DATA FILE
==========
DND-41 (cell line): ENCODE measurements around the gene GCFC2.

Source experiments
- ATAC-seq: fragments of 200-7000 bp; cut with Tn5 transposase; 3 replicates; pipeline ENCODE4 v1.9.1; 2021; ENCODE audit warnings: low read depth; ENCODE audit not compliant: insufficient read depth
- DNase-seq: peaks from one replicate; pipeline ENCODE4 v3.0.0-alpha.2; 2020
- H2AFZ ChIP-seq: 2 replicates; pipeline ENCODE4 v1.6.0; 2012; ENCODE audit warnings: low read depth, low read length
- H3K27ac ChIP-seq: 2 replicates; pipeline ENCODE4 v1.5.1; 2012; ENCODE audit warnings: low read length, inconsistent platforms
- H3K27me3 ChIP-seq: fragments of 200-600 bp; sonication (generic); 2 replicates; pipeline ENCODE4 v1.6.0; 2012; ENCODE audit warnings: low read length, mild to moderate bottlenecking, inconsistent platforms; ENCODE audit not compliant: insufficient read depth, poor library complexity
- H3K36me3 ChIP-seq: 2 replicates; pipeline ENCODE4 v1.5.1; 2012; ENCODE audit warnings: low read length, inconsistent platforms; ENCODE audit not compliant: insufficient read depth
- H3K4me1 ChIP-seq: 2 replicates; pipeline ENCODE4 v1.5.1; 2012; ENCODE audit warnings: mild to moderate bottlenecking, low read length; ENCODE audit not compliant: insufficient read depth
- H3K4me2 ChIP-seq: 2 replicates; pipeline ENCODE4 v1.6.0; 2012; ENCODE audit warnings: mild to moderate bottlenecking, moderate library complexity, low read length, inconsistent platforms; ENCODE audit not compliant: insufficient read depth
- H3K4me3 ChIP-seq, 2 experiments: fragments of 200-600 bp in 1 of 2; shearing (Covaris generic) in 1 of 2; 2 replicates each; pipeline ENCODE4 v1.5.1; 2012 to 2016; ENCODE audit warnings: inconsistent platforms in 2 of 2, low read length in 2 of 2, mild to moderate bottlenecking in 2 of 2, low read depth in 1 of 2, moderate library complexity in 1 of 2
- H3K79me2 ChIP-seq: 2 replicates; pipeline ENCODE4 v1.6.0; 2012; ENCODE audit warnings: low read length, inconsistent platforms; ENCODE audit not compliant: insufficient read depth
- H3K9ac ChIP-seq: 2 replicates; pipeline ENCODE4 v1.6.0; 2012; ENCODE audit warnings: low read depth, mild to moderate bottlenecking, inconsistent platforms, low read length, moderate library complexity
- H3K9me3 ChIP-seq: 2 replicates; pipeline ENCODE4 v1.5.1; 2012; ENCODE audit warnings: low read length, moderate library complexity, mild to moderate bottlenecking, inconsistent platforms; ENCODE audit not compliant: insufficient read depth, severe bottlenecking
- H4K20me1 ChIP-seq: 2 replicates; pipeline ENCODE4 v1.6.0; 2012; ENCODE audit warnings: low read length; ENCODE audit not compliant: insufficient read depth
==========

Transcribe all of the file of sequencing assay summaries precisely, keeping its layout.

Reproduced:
DND-41 (cell line): ENCODE measurements around the gene GCFC2.

Source experiments
- ATAC-seq: fragments of 200-7000 bp; cut with Tn5 transposase; 3 replicates; pipeline ENCODE4 v1.9.1; 2021; ENCODE audit warnings: low read depth; ENCODE audit not compliant: insufficient read depth
- DNase-seq: peaks from one replicate; pipeline ENCODE4 v3.0.0-alpha.2; 2020
- H2AFZ ChIP-seq: 2 replicates; pipeline ENCODE4 v1.6.0; 2012; ENCODE audit warnings: low read depth, low read length
- H3K27ac ChIP-seq: 2 replicates; pipeline ENCODE4 v1.5.1; 2012; ENCODE audit warnings: low read length, inconsistent platforms
- H3K27me3 ChIP-seq: fragments of 200-600 bp; sonication (generic); 2 replicates; pipeline ENCODE4 v1.6.0; 2012; ENCODE audit warnings: low read length, mild to moderate bottlenecking, inconsistent platforms; ENCODE audit not compliant: insufficient read depth, poor library complexity
- H3K36me3 ChIP-seq: 2 replicates; pipeline ENCODE4 v1.5.1; 2012; ENCODE audit warnings: low read length, inconsistent platforms; ENCODE audit not compliant: insufficient read depth
- H3K4me1 ChIP-seq: 2 replicates; pipeline ENCODE4 v1.5.1; 2012; ENCODE audit warnings: mild to moderate bottlenecking, low read length; ENCODE audit not compliant: insufficient read depth
- H3K4me2 ChIP-seq: 2 replicates; pipeline ENCODE4 v1.6.0; 2012; ENCODE audit warnings: mild to moderate bottlenecking, moderate library complexity, low read length, inconsistent platforms; ENCODE audit not compliant: insufficient read depth
- H3K4me3 ChIP-seq, 2 experiments: fragments of 200-600 bp in 1 of 2; shearing (Covaris generic) in 1 of 2; 2 replicates each; pipeline ENCODE4 v1.5.1; 2012 to 2016; ENCODE audit warnings: inconsistent platforms in 2 of 2, low read length in 2 of 2, mild to moderate bottlenecking in 2 of 2, low read depth in 1 of 2, moderate library complexity in 1 of 2
- H3K79me2 ChIP-seq: 2 replicates; pipeline ENCODE4 v1.6.0; 2012; ENCODE audit warnings: low read length, inconsistent platforms; ENCODE audit not compliant: insufficient read depth
- H3K9ac ChIP-seq: 2 replicates; pipeline ENCODE4 v1.6.0; 2012; ENCODE audit warnings: low read depth, mild to moderate bottlenecking, inconsistent platforms, low read length, moderate library complexity
- H3K9me3 ChIP-seq: 2 replicates; pipeline ENCODE4 v1.5.1; 2012; ENCODE audit warnings: low read length, moderate library complexity, mild to moderate bottlenecking, inconsistent platforms; ENCODE audit not compliant: insufficient read depth, severe bottlenecking
- H4K20me1 ChIP-seq: 2 replicates; pipeline ENCODE4 v1.6.0; 2012; ENCODE audit warnings: low read length; ENCODE audit not compliant: insufficient read depth